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How food banks can build smarter donor journeys

What happens after a new donor gives to your food bank? Have you really thought about it and studied it?  

What is their experience? What kind of “thank you” do they receive? What kind of communication do they see in the first few weeks after that first gift?  

For those unfamiliar, this is typically what we call a donor journey. While many are aware of it, I’ve seen too many organizations thinking about donor journeys all wrong.  

In this blog post, I’ll cover how all of us involved in food bank fundraising need to rethink our donor journeys.  

Why food banks need better donor journeys 

Every nonprofit organization should be thinking about better donor journeys, right? What’s the big deal about food banks? 

Food banks happen to find themselves in a unique position thanks to two factors tied directly to the pandemic.  

First, digital fluency has rapidly taken a greater hold of our society as in-person behavior gave way to online interaction. Think about how your own behavior has changed since 2020—online food delivery, virtual meetings, etc. 

Second, food banks brought in a wave of new donors that look very different from the traditional food bank donor file in both demographics and behavior. In fact, our data experts analyzed more than 1 million donors at 72 food banks to better understand these trends.    

Combining these factors means that food bank donors are younger and more diverse than ever, and they have different expectations when it comes to communication. 

What’s wrong with our donor journeys now? 

Let’s start by analyzing the problem we face. 

Put simply: We’re all too stuck in our channel silos. The direct mail team builds a direct mail communication plan. The media team builds advertising funnels. The digital team (or maybe the in-house marketing team) builds an email communication plan.  

These plans and strategies are all well thought-out and extremely detailed. But where they come up short is when you put yourself in the donor’s shoes.  

Here’s an example. 

A new donor—let’s call her Jane—gives online to your food bank for the first time after being motivated by an acquisition package she received in the mail. She then gets a warm thank-you email along with a tax-deductible receipt. Pretty standard. 

Two days later, Jane gets another email—this one urging her to “act now” and donate to the ongoing match campaign. “Ugh, I just gave to them, and now they want more?” she thinks.  

You may have just lost a donor. 

Unfortunately, Jane’s experience can happen easily when communication isn’t properly integrated and data isn’t properly connected.  

We need to think differently 

We need to move past the binary thinking of direct mail and digital.  

We must stop asking “What are we doing for digital?” and “What are you doing for direct mail?” Instead, we should be asking, “What are we doing for new donors?” and “What are we doing for lapsed?”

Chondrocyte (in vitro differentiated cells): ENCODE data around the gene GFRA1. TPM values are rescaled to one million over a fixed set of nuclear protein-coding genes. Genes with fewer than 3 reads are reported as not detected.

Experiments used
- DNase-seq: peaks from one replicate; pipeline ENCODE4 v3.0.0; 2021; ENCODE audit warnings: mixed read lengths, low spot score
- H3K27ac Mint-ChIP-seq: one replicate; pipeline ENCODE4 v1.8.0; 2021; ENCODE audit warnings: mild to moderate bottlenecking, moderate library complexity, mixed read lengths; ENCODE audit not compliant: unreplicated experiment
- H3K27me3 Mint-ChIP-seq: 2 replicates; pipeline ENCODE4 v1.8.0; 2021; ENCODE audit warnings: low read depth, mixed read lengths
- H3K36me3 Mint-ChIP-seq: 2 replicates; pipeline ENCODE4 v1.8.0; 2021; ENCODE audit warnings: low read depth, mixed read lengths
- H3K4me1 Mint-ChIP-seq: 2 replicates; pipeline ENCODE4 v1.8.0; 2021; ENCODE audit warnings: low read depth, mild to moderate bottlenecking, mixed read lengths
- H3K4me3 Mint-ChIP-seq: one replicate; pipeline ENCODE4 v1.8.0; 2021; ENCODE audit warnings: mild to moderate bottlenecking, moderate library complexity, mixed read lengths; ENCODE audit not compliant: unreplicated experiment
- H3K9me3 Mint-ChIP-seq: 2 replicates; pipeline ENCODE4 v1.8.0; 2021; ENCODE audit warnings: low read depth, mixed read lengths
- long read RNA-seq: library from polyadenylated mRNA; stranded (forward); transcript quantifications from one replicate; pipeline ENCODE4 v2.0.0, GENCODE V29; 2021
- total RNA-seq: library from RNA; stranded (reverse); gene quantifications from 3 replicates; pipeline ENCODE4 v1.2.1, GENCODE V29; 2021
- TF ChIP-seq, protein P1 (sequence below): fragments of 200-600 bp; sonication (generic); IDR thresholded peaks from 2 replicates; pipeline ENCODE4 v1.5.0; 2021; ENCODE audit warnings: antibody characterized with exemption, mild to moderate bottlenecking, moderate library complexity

You should have lifecycle communication plans that cover how to: 

  • CONVERT new donors to second gifts 
  • REACTIVATE lapsed donors 
  • RETAIN existing core donors 
  • CULTIVATE core donors to larger gifts 

We must also think long and hard about how we’re communicating with monthly, mid-level and major donors. 

Then—within each of these segments—we create a strategic communication plan designed to maximize relevant and timely offers, information and news via direct mail, online, display media, search engine marketing (SEM), events, social media, etc.   

Here’s how that might look across channels: 


At the same time, we need to make sure that all your food bank’s data is connected to fully activate these smarter donor journeys. This enables the food bank to get deeper into segmentation, personalization and automation.  

With the right data setup in place, Jane’s gift (from earlier) should have triggered a simple suppression on the digital match campaign. She also should have been placed into a donor journey to help convert her to a second gift. Then, the next piece of communication could have been an invitation to learn more about the incredible work the food bank does in her community. 

A more advanced model could even identify that Jane is a prime candidate for monthly giving—putting her onto a communication path that leads to her becoming a dedicated sustainer.  

How to start building smarter donor journeys 

Sounds great, right? So where do we begin? 

Here are a few steps to get started: 

  • 1. Connect your data. Find a solution that merges all your transactional and behavioral data across channels so you have a holistic view of your donors. Your database manager is the unsung hero here—the cleaner the data, the better you can do. 
  • 2. Build your lifecycle segments. Identify the factors that qualify your donors as core, lapsed, new, mid-level, etc. Again, connected data is the key here. 
  • 3. Audit the donor experience. Start to look at the various touchpoints your donors receive across channels. You might be surprised by the inconsistency. 
  • 4. Be intentional. Now that you know what the donor experience looks like, find ways to improve it across the donor lifecycles. You’re probably doing a lot of what you need to do it, but this will help you be better organized and optimized.  

Donors are craving a better experience. Let’s give it to them. 

Additional Resources

Eddy Camas

As Vice President, Client Success, Eddy Camas has provided strategic fundraising counsel to food banks, social services and rescue missions nationwide for more than 20 years. He works closely with RKD clients to create integrated marketing plans to increase donations, attract new donors and heighten brand awareness. Eddy is a Certified Fund Raising Executive (CFRE).

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